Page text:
Except the issuing bank doesn’t care! Neither does the card company itself. They either tell you to refund the transaction without justification, or they tell you to “use your best judgement”. What they don’t tell you is if this card is indeed reported as stolen, or what the proper procedure is to go about rectifying the situation.
The processor doesn’t know anything except the phone number of the issuing bank.
The issuing bank doesn’t tell you anything because the customer they just called back isn’t at home, the card hasn’t yet been reported stolen, but yes indeed, everything you tell them about the name being fake and the phone number being fake on the transaction is true. Except that they’re not going to do a damn thing about it until the customer complains.
A merchant is taking time out of his day — spending hours on the phone — not devoting time to his business — to tell you idiots that your own customer is being robbed blind. You are being provided with all the transaction details possible, down to the millisecond of the transaction, and all you can do is say “use your best judgement”? You’re a 12-billion dollar bank, don’t you have policies in place to handle this instead of routing my phone call to Bangalore and giving me some wishy-washy answer?
But what would happen if you “use your best judgement”, and decide that it’s not your problem to eye-ball each and every transaction that comes through. That if three levels of corporate checking decided that the card transaction is valid and let it through, who are you to undermine them? After all, they know better. It’s quite natural for the same named customer with different physical addresses, and 7 different cards to purchase 107 copies of the same $15 video game.
What happens is that the customer receives his statement in the mail 20 days from now, sees a transaction for something he has no knowledge of, and calls his credit card company (or, they call YOU, and YOU have to deal with them personally — because as a merchant, your phone number appears next to the transaction on the statement).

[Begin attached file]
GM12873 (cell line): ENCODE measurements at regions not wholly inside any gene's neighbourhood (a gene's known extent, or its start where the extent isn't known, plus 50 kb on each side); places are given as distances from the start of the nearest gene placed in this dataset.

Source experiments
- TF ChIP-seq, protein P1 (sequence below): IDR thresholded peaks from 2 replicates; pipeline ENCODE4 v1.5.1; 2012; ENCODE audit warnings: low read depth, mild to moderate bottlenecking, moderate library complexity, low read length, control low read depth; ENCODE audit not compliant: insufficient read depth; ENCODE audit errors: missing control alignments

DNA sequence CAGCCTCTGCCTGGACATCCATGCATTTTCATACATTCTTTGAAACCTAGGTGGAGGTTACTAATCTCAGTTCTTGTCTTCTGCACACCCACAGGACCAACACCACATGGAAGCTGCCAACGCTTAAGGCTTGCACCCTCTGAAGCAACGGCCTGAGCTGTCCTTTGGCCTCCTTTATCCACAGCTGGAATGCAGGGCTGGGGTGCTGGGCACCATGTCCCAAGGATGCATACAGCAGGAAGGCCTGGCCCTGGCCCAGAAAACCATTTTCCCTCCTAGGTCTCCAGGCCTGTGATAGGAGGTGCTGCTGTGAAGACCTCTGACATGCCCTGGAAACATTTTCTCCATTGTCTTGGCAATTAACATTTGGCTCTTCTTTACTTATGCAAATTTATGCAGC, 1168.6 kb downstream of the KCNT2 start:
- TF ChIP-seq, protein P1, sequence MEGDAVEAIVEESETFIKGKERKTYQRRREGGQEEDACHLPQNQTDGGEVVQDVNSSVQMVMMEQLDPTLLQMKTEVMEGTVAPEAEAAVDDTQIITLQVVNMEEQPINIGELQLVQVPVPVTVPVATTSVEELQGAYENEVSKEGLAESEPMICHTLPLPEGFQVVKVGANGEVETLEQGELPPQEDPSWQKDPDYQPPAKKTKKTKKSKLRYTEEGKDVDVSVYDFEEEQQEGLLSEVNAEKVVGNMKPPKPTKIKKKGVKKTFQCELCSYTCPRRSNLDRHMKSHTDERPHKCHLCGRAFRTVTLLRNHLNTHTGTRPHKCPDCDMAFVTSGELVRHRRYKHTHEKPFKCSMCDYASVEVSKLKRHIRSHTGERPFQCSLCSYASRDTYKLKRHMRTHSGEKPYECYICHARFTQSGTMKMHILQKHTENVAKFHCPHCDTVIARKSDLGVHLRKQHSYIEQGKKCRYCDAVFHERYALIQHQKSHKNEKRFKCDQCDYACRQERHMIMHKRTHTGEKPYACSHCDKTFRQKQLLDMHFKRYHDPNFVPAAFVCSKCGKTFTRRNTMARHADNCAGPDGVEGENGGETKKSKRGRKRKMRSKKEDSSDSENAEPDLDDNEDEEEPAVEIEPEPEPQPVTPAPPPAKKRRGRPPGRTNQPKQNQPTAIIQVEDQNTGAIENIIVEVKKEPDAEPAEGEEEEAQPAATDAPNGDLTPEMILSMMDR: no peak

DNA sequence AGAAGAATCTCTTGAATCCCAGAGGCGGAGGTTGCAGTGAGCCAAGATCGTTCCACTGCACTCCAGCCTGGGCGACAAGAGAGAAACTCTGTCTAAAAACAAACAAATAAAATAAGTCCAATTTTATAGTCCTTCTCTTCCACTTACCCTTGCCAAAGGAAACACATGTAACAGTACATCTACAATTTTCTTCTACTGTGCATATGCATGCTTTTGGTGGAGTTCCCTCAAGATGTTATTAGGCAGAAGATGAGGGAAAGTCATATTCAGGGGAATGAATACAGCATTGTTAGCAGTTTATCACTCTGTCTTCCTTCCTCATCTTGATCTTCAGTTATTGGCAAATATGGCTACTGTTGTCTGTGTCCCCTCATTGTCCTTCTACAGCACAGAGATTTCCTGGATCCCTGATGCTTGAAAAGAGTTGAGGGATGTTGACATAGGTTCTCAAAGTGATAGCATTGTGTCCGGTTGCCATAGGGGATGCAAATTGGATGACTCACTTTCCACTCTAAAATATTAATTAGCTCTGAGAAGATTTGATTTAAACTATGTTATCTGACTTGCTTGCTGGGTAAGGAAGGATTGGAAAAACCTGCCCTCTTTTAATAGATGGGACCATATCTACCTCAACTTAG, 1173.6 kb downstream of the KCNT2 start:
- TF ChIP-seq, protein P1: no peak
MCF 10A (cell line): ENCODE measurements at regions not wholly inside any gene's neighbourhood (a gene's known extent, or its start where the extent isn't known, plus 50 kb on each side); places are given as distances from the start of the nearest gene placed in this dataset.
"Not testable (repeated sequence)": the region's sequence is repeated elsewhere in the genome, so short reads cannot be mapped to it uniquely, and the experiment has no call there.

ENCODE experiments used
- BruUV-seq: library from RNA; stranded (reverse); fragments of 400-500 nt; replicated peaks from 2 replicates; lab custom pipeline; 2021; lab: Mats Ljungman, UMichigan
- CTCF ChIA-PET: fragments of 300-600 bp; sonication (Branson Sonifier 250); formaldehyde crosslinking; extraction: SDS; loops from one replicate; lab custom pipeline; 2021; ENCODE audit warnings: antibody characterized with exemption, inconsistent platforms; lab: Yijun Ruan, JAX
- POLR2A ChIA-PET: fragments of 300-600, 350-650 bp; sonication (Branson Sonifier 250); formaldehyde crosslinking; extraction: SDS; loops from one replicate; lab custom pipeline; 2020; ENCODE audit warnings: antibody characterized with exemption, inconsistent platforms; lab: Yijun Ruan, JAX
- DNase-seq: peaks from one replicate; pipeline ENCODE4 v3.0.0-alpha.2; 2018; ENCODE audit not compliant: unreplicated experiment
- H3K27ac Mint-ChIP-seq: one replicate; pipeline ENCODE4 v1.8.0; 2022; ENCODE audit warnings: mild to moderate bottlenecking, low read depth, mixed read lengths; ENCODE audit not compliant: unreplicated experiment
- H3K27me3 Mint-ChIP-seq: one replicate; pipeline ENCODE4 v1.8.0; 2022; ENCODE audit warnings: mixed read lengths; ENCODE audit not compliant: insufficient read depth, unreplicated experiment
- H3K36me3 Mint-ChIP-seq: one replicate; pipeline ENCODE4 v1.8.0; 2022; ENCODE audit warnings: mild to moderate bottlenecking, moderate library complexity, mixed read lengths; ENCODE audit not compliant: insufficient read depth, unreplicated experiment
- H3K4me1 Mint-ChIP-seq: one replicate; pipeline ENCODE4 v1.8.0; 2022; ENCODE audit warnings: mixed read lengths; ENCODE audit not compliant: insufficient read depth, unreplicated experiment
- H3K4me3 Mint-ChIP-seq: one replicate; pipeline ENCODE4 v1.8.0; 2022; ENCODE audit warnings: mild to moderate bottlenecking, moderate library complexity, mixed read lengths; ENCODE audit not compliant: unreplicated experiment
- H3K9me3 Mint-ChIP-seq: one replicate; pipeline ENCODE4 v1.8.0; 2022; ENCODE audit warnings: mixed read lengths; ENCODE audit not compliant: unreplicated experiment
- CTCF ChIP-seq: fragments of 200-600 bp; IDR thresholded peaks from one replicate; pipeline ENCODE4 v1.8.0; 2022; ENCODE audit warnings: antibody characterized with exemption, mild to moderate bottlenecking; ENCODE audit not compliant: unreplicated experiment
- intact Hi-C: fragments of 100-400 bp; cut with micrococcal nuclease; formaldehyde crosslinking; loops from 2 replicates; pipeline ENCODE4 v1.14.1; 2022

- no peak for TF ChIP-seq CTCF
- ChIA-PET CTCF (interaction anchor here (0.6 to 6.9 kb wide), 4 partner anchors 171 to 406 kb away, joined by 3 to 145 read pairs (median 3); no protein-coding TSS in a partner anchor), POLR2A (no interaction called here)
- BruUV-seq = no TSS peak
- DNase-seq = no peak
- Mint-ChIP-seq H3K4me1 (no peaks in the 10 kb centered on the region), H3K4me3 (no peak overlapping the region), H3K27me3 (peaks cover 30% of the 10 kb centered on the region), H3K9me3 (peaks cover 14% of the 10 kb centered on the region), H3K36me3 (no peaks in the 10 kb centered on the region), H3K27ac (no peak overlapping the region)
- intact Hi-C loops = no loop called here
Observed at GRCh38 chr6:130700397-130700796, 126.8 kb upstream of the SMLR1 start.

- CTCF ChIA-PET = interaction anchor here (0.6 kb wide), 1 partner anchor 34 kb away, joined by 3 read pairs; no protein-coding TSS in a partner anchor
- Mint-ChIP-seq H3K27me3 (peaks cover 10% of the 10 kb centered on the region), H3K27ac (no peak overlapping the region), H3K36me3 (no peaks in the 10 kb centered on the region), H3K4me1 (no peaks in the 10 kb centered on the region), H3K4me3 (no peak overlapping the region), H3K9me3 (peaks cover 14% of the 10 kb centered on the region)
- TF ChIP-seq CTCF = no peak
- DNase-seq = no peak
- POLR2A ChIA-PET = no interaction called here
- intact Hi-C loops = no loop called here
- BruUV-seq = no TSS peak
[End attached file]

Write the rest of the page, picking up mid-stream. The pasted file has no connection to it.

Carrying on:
And when the customer call his credit card company, then they start caring. In fact, they go into caring overdrive, sending a team of investigators after you via phone, mail, and e-mail, with an “official open fraud case”, to try to figure out what the hell happened. And no, they don’t care that you spent half the day trying to tell them of this thing three weeks ago. All they want to do is to clear this “official open fraud case”. So now you spend more time dealing with this nonsense, at the end of which, you wind up refunding all the money anyway, and probably get hit with a charge-back fee. And what happens when your merchant bank hears of this? Well, after enough times, they’ll increase your credit card processing rates, or blacklist you entirely, and you’ll be going back to Plimus, or Shareit, or some other payment processing middle-man; out of necessity this time around.
So you give up….
Your processor is telling you to talk to the issuing bank.
The issuing bank is telling you that they can’t do anything until the customer complains.
American Express, Visa, and MasterCard themselves are telling you that they have no control over this and to talk to the issuing bank again.
So you void the pending transactions, hand out refunds for the ones that have already cleared, and get started on writing thousands of lines of new back-office code to deal with future fraud.
Your P&L statement for the day shows $5.00 profit because you made $2005.00 in proper sales, and refunded $2000.00 worth of fraudulent transactions.
… and you hope that you won’t see your products being offered on e-bay two weeks from today.